If you are an intelligent person – and as a Reader of this blog, you most unquestionably are – then you use an advanced surge protector to test the power at every campsite pedestal before plugging in.
It is quite possible – dare I say even likely – that at some point you will shake the EMS and mutter to yourself, “Broken piece of junk,” because the voltage reading will be far too low to be believable. “92 volts? As if!”
Don’t blame the surge protector. It’s just doing its job, and it’s not broken.
Blame the campground. Or more accurately, blame all your neighbors for cranking their air conditioners up to High on Cool mode. Or stick it to the Man, and blame the campground for staying stuck in the 1980s.
Let’s talk about low voltage.
What Causes Low Voltage in an RV Campground?
Low voltage at a campsite normally happens because the campground wiring is insufficient to handle peak loads. Generally, this means the branch circuit wiring is too small.
Maybe it wasn’t always too small. But nowadays, with your 32-ft RV running two air conditioners, a TV, residential-sized fridge, laptop, water heater, and dinner warming up in the microwave – well, it’s a far cry from your Grandpa’s vintage Shasta.
This is because of loopholes in NEC calculations that allowed the campground to size the circuit design based on partial use. But at 100% occupancy, 100% power, that assumption falls apart.
As an example: Prior to 2005, only 5 percent of a campground’s pedestals had to offer 50A power. By 2017, that number had leapfrogged to 40 percent! Campgrounds from the 20th century just weren’t designed with today’s greedy 50A motorhomes in mind.
The fix is easy: Dig up the campground, dig a trench, open the conduit, run new cable, and put Humpty Dumpty back together again –
– except, as you can imagine, most campground owners aren’t thrilled about spending their life savings on a new AC distribution system. (Which, in the end, I’m sure you as the customer would pay for.) So, the old wiring stays.
There are other possible causes of low voltage at a campsite.
- Sometimes, it means the local power company has a “brownout” problem, where they allow the grid voltage to drop too low, but that’s fairly rare in the United States. Most utilities maintain the line voltage at 120-125 volts (it’s crept up over time). If you suspect a brownout condition, call the power company.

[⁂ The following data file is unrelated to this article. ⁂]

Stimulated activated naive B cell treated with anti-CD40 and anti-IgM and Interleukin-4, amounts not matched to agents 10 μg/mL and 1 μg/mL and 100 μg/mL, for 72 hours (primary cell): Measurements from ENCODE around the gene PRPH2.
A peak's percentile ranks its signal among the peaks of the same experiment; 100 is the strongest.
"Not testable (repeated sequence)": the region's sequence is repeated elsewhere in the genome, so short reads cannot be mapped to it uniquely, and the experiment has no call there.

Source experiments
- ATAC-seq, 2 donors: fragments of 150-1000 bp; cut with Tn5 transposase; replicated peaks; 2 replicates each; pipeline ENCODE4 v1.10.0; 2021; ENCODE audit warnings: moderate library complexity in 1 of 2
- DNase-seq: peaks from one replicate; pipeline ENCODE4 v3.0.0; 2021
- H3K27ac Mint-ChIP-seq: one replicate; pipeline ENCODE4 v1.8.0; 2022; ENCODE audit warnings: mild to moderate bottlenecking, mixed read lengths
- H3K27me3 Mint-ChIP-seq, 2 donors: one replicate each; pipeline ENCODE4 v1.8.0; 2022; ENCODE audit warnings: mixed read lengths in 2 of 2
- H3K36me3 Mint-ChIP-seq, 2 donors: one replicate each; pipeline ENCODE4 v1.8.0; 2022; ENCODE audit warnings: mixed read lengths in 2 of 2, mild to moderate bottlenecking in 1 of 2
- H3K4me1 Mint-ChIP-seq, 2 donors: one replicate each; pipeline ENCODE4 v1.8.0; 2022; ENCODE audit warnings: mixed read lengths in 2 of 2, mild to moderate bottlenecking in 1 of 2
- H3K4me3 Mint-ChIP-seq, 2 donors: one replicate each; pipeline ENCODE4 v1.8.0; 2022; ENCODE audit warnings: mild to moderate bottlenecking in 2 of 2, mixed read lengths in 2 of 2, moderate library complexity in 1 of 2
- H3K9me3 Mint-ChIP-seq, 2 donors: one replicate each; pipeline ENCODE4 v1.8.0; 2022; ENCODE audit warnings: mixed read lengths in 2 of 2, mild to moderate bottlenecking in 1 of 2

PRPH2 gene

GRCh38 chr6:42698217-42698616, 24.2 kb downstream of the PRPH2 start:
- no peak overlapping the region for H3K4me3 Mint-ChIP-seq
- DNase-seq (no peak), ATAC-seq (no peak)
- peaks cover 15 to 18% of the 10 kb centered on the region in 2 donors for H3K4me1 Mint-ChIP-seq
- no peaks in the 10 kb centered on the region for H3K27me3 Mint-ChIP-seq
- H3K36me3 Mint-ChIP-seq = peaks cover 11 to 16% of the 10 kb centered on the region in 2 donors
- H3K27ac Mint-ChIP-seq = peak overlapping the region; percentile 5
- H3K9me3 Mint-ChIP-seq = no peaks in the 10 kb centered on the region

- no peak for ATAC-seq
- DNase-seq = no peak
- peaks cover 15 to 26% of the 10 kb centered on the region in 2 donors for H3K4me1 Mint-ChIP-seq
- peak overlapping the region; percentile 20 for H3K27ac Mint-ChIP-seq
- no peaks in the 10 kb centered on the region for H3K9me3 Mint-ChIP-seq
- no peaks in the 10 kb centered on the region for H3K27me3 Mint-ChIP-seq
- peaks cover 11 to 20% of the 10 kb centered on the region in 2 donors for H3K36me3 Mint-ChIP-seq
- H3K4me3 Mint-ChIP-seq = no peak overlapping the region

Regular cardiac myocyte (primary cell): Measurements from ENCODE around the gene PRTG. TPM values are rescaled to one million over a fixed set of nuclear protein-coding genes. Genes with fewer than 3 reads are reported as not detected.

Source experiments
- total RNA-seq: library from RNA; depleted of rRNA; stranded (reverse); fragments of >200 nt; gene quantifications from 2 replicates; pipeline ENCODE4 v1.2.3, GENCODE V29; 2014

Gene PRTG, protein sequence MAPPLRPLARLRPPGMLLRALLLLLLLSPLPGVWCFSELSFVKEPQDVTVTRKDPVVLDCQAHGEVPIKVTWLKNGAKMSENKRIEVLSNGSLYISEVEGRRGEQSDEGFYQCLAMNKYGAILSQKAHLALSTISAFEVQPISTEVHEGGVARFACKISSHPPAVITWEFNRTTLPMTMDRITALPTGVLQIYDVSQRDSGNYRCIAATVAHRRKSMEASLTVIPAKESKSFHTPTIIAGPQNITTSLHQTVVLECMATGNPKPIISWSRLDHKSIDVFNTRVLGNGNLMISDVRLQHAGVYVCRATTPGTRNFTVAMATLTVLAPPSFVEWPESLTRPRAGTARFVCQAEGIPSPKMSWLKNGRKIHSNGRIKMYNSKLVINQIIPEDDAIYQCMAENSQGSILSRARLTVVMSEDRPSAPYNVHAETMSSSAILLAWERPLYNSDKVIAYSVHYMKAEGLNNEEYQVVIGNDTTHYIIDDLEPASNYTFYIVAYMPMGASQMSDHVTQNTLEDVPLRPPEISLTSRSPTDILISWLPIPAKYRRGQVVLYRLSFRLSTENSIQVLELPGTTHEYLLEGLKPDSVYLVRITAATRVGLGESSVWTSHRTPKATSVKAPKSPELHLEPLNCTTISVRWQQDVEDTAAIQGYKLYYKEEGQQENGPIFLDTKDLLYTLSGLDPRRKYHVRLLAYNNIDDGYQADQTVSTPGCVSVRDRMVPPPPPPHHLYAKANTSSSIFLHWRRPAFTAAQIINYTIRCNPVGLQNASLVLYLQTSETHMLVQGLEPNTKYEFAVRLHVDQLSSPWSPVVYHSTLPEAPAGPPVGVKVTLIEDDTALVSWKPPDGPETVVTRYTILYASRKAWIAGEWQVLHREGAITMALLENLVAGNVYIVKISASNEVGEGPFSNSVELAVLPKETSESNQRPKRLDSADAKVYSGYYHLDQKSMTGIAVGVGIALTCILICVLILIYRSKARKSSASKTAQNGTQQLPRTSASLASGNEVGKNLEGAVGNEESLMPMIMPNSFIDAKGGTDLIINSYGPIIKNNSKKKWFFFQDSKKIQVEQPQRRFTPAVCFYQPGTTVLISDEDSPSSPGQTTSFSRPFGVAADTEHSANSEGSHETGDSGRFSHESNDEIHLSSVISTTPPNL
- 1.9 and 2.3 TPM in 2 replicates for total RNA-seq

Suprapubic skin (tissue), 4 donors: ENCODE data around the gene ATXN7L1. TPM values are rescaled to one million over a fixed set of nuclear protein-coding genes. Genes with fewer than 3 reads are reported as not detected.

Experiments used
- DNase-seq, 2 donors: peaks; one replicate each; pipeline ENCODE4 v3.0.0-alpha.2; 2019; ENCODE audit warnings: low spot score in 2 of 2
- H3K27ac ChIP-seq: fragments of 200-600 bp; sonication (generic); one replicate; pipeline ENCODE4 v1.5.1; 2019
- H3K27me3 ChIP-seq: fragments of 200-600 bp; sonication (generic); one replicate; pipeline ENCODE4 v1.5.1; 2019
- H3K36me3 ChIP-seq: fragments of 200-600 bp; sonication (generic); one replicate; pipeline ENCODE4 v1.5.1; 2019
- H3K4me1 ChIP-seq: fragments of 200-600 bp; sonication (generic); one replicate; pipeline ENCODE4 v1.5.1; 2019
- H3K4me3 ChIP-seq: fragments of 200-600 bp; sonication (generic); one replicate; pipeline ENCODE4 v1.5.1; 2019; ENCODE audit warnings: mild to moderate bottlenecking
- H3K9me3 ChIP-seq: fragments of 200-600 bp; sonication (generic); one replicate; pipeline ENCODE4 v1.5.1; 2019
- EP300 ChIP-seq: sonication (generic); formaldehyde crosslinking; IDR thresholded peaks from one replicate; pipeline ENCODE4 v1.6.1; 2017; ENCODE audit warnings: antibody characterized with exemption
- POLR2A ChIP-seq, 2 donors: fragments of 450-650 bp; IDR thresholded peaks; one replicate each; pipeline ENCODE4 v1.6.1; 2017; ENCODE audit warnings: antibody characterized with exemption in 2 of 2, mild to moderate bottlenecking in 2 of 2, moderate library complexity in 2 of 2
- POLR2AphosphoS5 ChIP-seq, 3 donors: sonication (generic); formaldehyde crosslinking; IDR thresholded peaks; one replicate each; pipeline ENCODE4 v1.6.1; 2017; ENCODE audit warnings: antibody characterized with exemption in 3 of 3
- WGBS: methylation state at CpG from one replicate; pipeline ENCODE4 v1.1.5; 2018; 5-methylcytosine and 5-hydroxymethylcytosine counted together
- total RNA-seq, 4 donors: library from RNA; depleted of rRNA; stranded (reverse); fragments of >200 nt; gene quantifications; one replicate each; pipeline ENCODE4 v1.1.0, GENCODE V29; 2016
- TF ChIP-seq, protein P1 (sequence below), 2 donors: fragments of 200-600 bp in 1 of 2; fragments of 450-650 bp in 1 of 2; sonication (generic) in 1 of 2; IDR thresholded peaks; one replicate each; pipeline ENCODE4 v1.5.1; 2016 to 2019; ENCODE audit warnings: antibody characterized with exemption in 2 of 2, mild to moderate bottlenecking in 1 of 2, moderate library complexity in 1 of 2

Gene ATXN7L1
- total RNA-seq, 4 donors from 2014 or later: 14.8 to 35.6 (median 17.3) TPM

- It could also mean that the utility installed an undersized transformer to service the campground, trying to save money. That seems to be the most common problem other than insufficient wire size and circuit design.
What Happens to My RV If the Campground Voltage Is Too Low?
If you try to operate your RV on electricity with unacceptably low voltage, a few things will happen.
- Appliances that make heat (toasters, coffee makers, water heaters, etc.) will take longer to do their job. Generally, they won’t be as hot.
- Appliances with induction motors (AC refrigerators, dryers, etc.) will draw more current (amps) than usual. This can trip a breaker or overheat the motor.
- You might burn out the compressor on your air conditioner.
You might see an overall lack of performance, especially in the cooling performance of your AC fridge and air conditioner.
In extreme circumstances, low voltage can cause fires, but that’s rare.
What Happens if Low Voltage Kills My RV?
What happens if your fry your air conditioner? Blow out your microwave?
You could go file a complaint with the campground owner, but you are likely to be told non est mihi quaestio, aka, not my problem.
Plus, many campground owners and hosts don’t know a volt from an amp. You may be told, “No one else has ever had a problem.”
How Can You Escape to Higher Voltage?
If you’re currently parked at a campsite, and you’re desperate for a fix, and you don’t have time to order something off Amazon, then here’s what you can do … right now!
- Use a shorter power cord. The longer the cord, the more voltage drop.
- Move campsites. Typically, the campsite at the end of a branch circuit sees the lowest voltage. There are usually 6-10 sites per branch circuit; move to one closer to the source! Better yet, get as close to the main transformers as you can.
- Get a 50A campsite. Sites with 50A electrical hookups tend to be newer, and therefore the wiring will often be large enough to deal with peak power demands. Use an adapter if you have a 30A power connection.
- Wait until night. Typically, campground voltages are higher during off-peak hours.
- Use propane where possible. Switch your water heater and refrigerator to propane mode if you can. For that matter, your water heater works better on propane, anyway.
- Set your thermostat higher. Put your air conditioner on Low or Medium mode and set your thermostat temperature just a few degrees higher.
- Run a generator. If you don’t trust the campsite power, just make your own! Plug in that generator and let ‘er rip!
Will a Surge Protector Fix Low Voltage?
No. Even advanced surge protectors don’t boost voltage. They just act as gatekeepers. If the supply voltage is too low, they’ll shut off power to protect your RV, but they can’t fix the problem.